Pledge to protect local businesses

MPs have approved two major legislations to restrict foreign investments and prioritise Bahrainisation in the private sector.

They approved amendments to the 2001 Commercial Companies Law that would impose a minimum capital of BD350,000 on foreign investors, during Parliament’s weekly session yesterday.

Under the amendments, which the government will be obliged to draft as proper legislation within six months, they also want to limit the Industry, Commerce and Tourism Minister’s power to exempt foreign companies from any minimum payment.

Parliament’s financial and economic affairs committee is recommending the move despite objections from the government that it would greatly harm foreign investment and moves to attract capital.

MPs also approved amendments to 2012 Private Sector Employment Law to force employers to check the lists of jobseekers at the Labour and Social Development Ministry and employ available Bahrainis.

Employers found cheating the system would be fined between BD5,000 and BD20,000 per contractual offence.

The ministry and the Bahrain Chamber of Commerce and Industry have objected to the proposal saying it interfered with the relationship between employers and employees, and what’s more appropriate for running a company.

Speaking on the investments move, Industry, Commerce and Tourism Ministry Commerce Under-Secretary Eman Al Dossary told MPs it would harm business and affect the progress of economic development.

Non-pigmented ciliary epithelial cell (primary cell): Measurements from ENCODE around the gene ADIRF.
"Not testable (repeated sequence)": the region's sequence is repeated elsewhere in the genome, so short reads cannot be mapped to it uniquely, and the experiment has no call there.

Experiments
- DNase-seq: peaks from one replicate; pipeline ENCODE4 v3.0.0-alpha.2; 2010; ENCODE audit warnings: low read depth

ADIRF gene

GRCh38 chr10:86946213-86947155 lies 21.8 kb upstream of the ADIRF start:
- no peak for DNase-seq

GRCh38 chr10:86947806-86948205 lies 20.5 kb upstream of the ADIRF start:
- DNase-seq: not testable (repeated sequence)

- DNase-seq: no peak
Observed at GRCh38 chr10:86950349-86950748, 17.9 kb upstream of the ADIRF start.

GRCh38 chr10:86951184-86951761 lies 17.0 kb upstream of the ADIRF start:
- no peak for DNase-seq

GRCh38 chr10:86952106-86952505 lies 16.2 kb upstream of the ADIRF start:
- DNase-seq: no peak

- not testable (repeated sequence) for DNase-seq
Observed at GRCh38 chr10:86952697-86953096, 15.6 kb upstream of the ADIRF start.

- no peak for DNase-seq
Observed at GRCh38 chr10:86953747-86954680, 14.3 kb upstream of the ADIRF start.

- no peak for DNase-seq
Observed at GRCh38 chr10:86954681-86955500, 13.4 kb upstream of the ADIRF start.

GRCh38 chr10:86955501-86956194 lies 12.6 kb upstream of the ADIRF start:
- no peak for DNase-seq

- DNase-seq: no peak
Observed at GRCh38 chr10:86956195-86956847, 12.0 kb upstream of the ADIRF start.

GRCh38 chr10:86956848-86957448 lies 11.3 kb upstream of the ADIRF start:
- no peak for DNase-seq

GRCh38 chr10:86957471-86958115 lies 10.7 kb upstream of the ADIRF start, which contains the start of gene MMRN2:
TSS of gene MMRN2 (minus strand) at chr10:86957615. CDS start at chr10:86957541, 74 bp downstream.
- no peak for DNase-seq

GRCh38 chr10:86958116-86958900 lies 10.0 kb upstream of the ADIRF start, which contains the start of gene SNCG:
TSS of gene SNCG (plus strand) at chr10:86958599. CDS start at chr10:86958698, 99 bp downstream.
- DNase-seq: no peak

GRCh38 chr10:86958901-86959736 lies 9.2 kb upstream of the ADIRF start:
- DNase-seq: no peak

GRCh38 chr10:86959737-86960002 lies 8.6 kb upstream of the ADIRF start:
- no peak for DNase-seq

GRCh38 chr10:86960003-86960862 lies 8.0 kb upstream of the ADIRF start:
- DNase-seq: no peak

“We are open to business and are working to attract numerous investments in multiple sectors and this move will restrict our moves towards a stronger economy,” he said.

A Central Bank of Bahrain official said it would also indirectly harm the flow of money into the country as foreign capital.

Parliament financial and economic affairs committee chairman Mahmood Al Bahrani said Bahrain was favouring quantity for quality.

“Small-quantity investments are harming local businessmen as that type of competition by particular nationalities, in cold stores and cafeterias, for instance, is driving Bahrainis out of the market,” he said.

“We have nothing against quality investments and through this legislation we are trying to achieve that.”

Mamdooh Al Saleh said small-amount foreign investments were killing micro, small and medium businesses, while draining Tamkeen’s coffers.

“The BD500 and BD1,000 foreign investments is not what the government should attract because those expat heads just apply to Tamkeen for financial support that instead should go to Bahrainis.”

Bahrain Bloc president Ahmed Al Salloom said he was not against the concept of the cap, just the amount.

“There are amendments to investment legislations presented by the Shura Council that are more comprehensive and could see proper caps set for each sector rather than a blanket cap.”

Education Minister and acting Parliament and Shura Council Affairs Minister Dr Majid Al Nuaimi said the government was working to protect the market and also get Bahrainis jobs as a priority.

“We are keen to prevent any damage to local businesses and the labour market,” he said.

Parliament first vice-chairman Abdulnabi Salman said the local labour was in turmoil without a preference for Bahrainis.

“The flexi permit system needs a review to ensure Bahrainis are not put in unfair competition as businessmen or employees.”

Labour and Social Development Ministry Assistant Under-Secretary for Labour Affairs Ahmed Al Hayki dismissed accusations that advertised good-pay jobs were hoax.

“We have a database and employment flow that is documented and computerised and MPs can check our system by themselves.”




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